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schedule run notebook example #324

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otterotter408 opened this issue Feb 26, 2019 · 7 comments

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commented Feb 26, 2019

I need to schedule running my notebook scripts on the first day of every month. Trying to follow the instruction in parameter but still could not follow. How should I set up the parameters in my case?
From the example provided, it only mentions "alpha" and "ratio". What do they mean? Do I need to stick with these two variables for scheduling. and how do I make them represent " first day of every month"?

Thank you for your time.

@MSeal

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commented Feb 27, 2019

So papermill doesn't do scheduling by itself. Instead think of it as a tool for executing notebooks that's easy to pass information into.

In the provided examples alpha and ratio are just names of those inputs for that situation. You can pass any parameter name with any value into the notebook. Say you wanted to execute a notebook and pass the current date into it. You might call (assuming you're on Linux or Mac)

papermill my_notebook.ipynb result.ipynb -p today `date + '%Y%m%d'`

This would inject a variable called "today" into your notebook with a value of 20190226 (as of writing this post).

To schedule this execution you can try following these directions on using crontab. This will show you how to run the script above on a schedule. To run on the first day of every month you'd add this to your crontab:

0 0 1 * * papermill my_notebook.ipynb result.ipynb -p today `date + '%Y%m%d'`

Hope that helps!

@MSeal MSeal added the question label Feb 27, 2019

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commented Feb 28, 2019

So papermill doesn't do scheduling by itself. Instead think of it as a tool for executing notebooks that's easy to pass information into.

In the provided examples alpha and ratio are just names of those inputs for that situation. You can pass any parameter name with any value into the notebook. Say you wanted to execute a notebook and pass the current date into it. You might call (assuming you're on Linux or Mac)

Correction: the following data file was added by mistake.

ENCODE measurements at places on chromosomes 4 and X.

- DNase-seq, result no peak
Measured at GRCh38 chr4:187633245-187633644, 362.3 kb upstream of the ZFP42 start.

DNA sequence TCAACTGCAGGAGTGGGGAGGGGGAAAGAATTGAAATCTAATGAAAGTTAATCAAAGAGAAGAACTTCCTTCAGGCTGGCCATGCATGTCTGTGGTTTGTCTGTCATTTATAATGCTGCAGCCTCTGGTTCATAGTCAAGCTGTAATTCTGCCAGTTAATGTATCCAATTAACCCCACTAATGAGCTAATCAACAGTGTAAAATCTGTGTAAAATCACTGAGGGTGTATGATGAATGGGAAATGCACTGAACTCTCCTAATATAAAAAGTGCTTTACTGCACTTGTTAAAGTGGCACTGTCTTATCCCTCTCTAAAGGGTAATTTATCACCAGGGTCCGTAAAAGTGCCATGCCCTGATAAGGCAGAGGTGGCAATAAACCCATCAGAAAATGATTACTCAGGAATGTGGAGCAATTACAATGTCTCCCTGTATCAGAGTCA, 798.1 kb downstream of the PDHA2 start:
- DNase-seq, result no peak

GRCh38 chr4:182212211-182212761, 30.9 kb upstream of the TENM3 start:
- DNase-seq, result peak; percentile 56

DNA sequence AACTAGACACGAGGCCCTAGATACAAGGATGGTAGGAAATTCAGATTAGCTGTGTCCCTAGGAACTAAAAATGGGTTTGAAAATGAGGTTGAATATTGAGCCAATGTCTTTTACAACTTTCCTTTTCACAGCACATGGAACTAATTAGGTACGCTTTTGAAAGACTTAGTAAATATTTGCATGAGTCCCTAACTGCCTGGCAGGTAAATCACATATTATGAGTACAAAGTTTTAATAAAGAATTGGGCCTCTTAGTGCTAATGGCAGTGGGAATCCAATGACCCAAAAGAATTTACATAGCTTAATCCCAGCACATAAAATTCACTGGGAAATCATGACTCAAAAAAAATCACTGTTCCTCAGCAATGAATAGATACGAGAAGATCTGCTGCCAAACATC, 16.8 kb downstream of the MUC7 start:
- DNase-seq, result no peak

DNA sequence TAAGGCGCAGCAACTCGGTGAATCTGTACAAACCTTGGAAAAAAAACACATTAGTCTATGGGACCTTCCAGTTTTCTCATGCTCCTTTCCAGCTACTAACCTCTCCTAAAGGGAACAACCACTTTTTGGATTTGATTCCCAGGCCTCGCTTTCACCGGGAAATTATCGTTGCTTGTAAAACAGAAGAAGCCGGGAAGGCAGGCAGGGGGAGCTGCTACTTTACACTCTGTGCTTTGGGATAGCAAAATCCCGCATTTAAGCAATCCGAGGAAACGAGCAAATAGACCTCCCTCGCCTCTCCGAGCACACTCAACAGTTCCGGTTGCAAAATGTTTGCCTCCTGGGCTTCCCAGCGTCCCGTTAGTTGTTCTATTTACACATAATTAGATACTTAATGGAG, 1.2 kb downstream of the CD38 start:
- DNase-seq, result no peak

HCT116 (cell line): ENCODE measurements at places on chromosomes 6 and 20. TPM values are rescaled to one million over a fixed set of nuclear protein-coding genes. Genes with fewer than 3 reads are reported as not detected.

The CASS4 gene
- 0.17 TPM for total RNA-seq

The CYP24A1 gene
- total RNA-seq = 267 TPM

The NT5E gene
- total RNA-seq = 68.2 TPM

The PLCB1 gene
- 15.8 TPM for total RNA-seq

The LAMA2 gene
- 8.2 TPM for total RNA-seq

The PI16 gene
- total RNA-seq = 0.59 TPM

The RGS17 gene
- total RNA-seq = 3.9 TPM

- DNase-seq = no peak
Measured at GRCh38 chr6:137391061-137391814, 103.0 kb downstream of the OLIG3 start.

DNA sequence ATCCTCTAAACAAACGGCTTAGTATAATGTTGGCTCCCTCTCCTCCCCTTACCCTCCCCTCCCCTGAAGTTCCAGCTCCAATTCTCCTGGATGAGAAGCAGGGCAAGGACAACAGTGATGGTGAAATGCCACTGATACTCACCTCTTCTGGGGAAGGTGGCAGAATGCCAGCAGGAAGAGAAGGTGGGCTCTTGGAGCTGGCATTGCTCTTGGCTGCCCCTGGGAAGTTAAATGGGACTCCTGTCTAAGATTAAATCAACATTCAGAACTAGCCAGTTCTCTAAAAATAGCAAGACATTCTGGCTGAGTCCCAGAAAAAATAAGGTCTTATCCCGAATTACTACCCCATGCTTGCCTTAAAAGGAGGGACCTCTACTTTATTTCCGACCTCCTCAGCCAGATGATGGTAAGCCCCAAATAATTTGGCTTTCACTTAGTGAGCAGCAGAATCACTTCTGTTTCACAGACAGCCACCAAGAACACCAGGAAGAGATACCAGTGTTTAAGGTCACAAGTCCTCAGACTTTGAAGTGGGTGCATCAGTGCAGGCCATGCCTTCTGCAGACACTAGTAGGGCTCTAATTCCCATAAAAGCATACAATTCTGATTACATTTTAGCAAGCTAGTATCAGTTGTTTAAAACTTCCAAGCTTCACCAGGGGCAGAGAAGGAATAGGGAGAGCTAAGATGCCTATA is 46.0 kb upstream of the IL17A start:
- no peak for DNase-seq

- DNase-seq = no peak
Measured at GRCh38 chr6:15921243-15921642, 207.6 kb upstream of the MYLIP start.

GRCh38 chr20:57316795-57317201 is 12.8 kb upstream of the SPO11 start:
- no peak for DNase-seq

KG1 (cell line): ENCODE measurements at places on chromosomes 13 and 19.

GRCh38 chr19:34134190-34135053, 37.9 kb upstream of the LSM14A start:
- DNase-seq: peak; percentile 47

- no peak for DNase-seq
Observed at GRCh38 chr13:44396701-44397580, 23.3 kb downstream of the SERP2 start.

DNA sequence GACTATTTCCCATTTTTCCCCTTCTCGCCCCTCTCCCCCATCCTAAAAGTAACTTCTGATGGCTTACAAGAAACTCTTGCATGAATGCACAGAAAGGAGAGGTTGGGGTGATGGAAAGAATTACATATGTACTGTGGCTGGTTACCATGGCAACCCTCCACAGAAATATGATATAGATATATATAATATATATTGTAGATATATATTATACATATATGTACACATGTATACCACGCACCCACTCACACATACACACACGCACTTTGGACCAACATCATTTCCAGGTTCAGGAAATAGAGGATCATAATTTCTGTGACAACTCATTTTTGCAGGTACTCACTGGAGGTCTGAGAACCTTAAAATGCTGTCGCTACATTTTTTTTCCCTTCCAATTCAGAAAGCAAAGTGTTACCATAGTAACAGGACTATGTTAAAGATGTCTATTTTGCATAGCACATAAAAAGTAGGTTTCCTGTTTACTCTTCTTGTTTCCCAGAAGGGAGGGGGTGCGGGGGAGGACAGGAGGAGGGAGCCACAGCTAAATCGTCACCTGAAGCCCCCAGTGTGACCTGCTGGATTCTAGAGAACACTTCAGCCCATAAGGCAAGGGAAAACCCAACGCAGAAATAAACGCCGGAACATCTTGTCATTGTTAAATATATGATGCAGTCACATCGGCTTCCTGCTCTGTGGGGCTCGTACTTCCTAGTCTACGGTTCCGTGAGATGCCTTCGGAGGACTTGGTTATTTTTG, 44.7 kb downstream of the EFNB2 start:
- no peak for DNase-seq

papermill my_notebook.ipynb result.ipynb -p today `date + '%Y%m%d'`

This would inject a variable called "today" into your notebook with a value of 20190226 (as of writing this post).

To schedule this execution you can try following these directions on using crontab. This will show you how to run the script above on a schedule. To run on the first day of every month you'd add this to your crontab:

0 0 1 * * papermill my_notebook.ipynb result.ipynb -p today `date + '%Y%m%d'`

Hope that helps!

Thank you for your comments! It makes more sense now. I'm using a windows laptop. I heard that crontab is not available for windows. Could you suggest any other method?

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commented Mar 1, 2019

https://stackoverflow.com/questions/132971/what-is-the-windows-version-of-cron links a few options depending on your OS version.

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commented Mar 13, 2019

I use a combination of Apache Airflow (https://airflow.apache.org/) and Papermill for very complex tasks that are scheduled and it works REALLY well. You'll need to write your own handler, an example could be:

import os
import papermill as pm
from datetime import datetime, timedelta
from airflow import DAG
from airflow.operators.python_operator import PythonOperator

def execute_python_notebook_task(**context):
    notebook_path = context['notebook_path']
    out_path = context['out_path']
    out_dir = os.path.dirname(out_path)
    statement_parameters = context['statement_parameters'] if 'statement_parameters' in context else None

    if not os.path.exists(out_dir):
        os.makedirs(out_dir)

    if callable(statement_parameters):
        statement_parameters = statement_parameters(context)

    pm.execute_notebook(
        notebook_path,
        out_path,
        parameters=statement_parameters
    )

seven_days_ago = datetime.combine(
    datetime.today() - timedelta(7),
    datetime.min.time()
)

default_args = {
    'owner': 'airflow',
    'start_date': seven_days_ago,
    'provide_context': True,
}

dag_name = 'runnin_notebooks_yo'
schedule_interval = '@monthly'

with DAG(dag_name, default_args=default_args, schedule_interval=schedule_interval) as dag:
    run_some_notebook_task = PythonOperator(
        task_id='run_some_notebook_task',
        python_callable=execute_python_notebook_task,
        op_kwargs={
            'notebook_path': 'path_to_some_notebook.ipynb',
            'out_path': 'path_to_some_notebook.out.ipynb',
            'statement_parameters': {
                'parameter_1': 'some_value'
            }
        }
    )

Please note, Airflow is a pretty full featured tool which includes running branching dependencies of tasks, it may be overkill for what you want, but it is a pretty good tool for handling this sort of scheduling.

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commented Mar 17, 2019

@mbrio @otterotter408 If I'm not mistaken, Apache Airflow is a pain to install on Windows.

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commented Mar 20, 2019

I can attest that the bash on windows approach works quite well for 99% of tasks (though I haven't tried airflow explicitly with this) :D

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